New York

High-end sales return to Manhattan market

alternate text

The first-quarter Manhattan market reports arrived last month, bringing (mostly) good news for the industry.

First, an eye-popping jump in activity buoyed agents’ spirits. There were 2,384 Manhattan home sales in the first quarter, a stunning 99.5 percent leap from the same period of last year, according to Prudential Douglas Elliman’s report. That’s impressive, even considering that last year’s activity was unusually low because of the recession.

In keeping with buyers’ recent preference for resales over new development, the number of co-op sales surged a record 168 percent from the prior-year quarter, while condo sales jumped a more moderate 63 percent, the Elliman report found.

Still, prices sent the same mixed messages in the first quarter as they have for the past few quarters. The median sales price was $868,000, down 11 percent from the same period of last year, but up 7.2 percent from the previous quarter.

One particularly salient feature of the first-quarter market reports was the return of the high-end market.

For the past few quarters, the overall market has been dominated by first-time homebuyers and sales under $1 million. That’s beginning to change. Co-ops sold during the first quarter were an average of 12 percent larger than a year ago, according to the reports from Brown Harris Stevens and Halstead Property (the two Terra Holdings subsidiaries share the same data set). Apartments with two or more bedrooms made up 52 percent of sales in the first quarter, up from 42 percent in the previous quarter, Elliman’s report, which is prepared by market researcher Miller Samuel, showed.

“Clearly, it’s coming back,” said Jed Garfield, owner of the high-end boutique firm Leslie J. Garfield & Co. (See “Boutique brokerages shed agents.”) Currently, Garfield is marketing a five-story limestone townhouse at 14 East 95th Street for $18.5 million.

“Twelve months ago, it seemed like we couldn’t give real estate away,” Garfield said. “I think there was a period of eight months where we did two transactions, both under $5 million.”

But in the last two months, the company has done about five deals and had three closings, which is “a lot” for the nine-agent firm, he said.

Why the change? For one thing, luxe properties are more affordable.

Roberta Axelrod, the director of co-op and condo sales and marketing at Time Equities, said she is seeing “an increase in sales in the $2 to $10 million range — large lofts and townhouses — as purchasers feel there are bargains to be had.”

For example, she said, Time Equities is now marketing a penthouse belonging to Rena Shulsky, the CEO of longtime New York City landlord Shire Realty, at white-glove co-op 812 Fifth Avenue, for $9.9 million. Previously, the eight-room duplex, with Central Park and city views, was on the market with Elliman for $10.75 million.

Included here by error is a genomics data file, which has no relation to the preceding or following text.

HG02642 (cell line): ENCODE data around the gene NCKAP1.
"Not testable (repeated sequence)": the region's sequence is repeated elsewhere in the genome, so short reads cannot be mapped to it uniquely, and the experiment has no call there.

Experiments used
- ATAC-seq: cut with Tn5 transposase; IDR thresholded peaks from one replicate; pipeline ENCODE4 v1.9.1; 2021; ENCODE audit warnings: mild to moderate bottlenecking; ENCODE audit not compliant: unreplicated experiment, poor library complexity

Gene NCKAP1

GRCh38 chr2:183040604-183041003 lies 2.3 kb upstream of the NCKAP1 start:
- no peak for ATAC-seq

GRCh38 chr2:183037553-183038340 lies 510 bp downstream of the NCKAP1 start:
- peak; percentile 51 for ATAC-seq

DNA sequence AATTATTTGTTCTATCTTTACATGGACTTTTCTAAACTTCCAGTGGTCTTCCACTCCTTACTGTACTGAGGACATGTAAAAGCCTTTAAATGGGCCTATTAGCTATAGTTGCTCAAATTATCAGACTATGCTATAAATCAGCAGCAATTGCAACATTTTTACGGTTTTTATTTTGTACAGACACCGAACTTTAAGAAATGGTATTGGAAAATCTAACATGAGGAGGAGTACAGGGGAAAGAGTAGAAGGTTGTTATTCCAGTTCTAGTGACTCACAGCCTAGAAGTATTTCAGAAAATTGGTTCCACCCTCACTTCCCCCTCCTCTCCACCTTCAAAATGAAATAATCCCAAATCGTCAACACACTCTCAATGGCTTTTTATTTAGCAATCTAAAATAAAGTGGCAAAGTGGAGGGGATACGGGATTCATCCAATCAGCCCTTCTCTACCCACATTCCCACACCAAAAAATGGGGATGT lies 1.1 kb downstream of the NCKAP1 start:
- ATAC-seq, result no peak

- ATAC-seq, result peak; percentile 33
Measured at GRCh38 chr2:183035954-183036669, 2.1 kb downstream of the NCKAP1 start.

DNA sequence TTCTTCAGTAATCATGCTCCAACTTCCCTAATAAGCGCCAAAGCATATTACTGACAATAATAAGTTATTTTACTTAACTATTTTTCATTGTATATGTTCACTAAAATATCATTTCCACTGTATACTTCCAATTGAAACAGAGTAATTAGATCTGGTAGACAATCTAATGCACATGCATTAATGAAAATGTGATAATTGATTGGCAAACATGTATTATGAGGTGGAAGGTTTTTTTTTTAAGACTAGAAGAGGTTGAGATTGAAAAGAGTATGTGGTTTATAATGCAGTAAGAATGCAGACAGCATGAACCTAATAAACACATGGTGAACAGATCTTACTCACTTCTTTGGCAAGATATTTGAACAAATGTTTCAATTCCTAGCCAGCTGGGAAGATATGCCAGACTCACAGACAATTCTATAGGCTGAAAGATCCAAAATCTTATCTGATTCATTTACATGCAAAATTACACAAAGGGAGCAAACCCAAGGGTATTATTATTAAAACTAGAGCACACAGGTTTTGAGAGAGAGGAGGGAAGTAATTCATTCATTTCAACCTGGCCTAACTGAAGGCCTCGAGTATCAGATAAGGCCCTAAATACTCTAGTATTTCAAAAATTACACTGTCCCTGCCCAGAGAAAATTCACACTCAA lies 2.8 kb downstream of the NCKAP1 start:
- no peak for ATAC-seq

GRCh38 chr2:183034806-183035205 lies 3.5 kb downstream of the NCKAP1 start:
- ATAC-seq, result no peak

“Buyers can still find exceptional value in larger co-op units,” said Rick Wohlfarth, the president and founder of Upper West Side-based Wohlfarth & Associates. His firm is marketing a three-bedroom co-op at 215 West 98th Street for $2.25 million. “In 2006, it probably would have sold for $2.7 million,” he said.

It’s also becoming socially acceptable to buy high-end property again, said Adam Modlin, broker for a long list of celebrities and president of the Modlin Group.

“During the financial crisis, the idea of buying a trophy property had a very obnoxious tone to it,” Modlin said. “Even people who could afford it were not inclined to do that. For the CEO of a company that is laying off 100 people at a time, purchasing a penthouse is not a statement a leader wants to make.”

Now, he said, he’s seeing more financial-sector clients, thanks in part to a “very healthy bonus season on Wall Street.”

A similar trend is taking place in the Hamptons. There were 28 sales above $5 million on the East End of Long Island in the first quarter, up from only seven in the same period a year earlier, according to Elliman’s East End first-quarter market report.

Sellers are noticing the improved activity on the high end, both in the Hamptons and in Manhattan, and are now more likely to put their homes on the market. That, in turn, creates more inventory.

“Sellers are finally thinking that it might be a good time to sell,” said Mark Chin, a senior vice president at Citi Habitats. “There are those who had to sell in the last year or so, but now those who could afford to wait are putting their properties on the market.”

On the rentals front, brokers say incentives for tenants are continuing to fade away, much to renters’ disappointment.

In March, The Real Deal reported that incentives, such as months of free rent and owner-paid commissions, or OPs, were beginning to disappear in some areas. That trend has since become even more pronounced, said Bruno Ricciotti, a principal at Bond New York.

In March, 43 percent of Bond’s rental commission revenue was paid by tenants rather than landlords, Ricciotti said. In April, that figure had jumped to 60 percent.

“That is a sign of the bottom — that there’s enough demand that apartments are renting without the need for owners to pay commissions,” he said.

Not only that, but more tenants are now willing to pay the full 15 percent commission that was the norm during the boom, he said, not the 12 percent fee that’s become more common lately.

Ricciotti said the trend is particularly noticeable in the firm’s West Village office on Mercer Street, where 74 percent of Bond’s commission revenue for April was paid by tenants. That’s up from 58 percent in March.

Because the Village is one of the city’s most desirable neighborhoods, it makes sense that broker fees would reappear there first. Tenants on the Upper West and Upper East sides are still less likely to have to pay a fee, he said, and renters in more marginal neighborhoods or large new development rental buildings, even less so.

“The OPs always exist the longest in the big buildings, and the buildings on the outskirts,” he said.

Still, this is only the start. “By next month it will probably spread beyond the Village,” he said. “It’s like the beginning of the wave.”

COMPANIES AND PEOPLE

Tags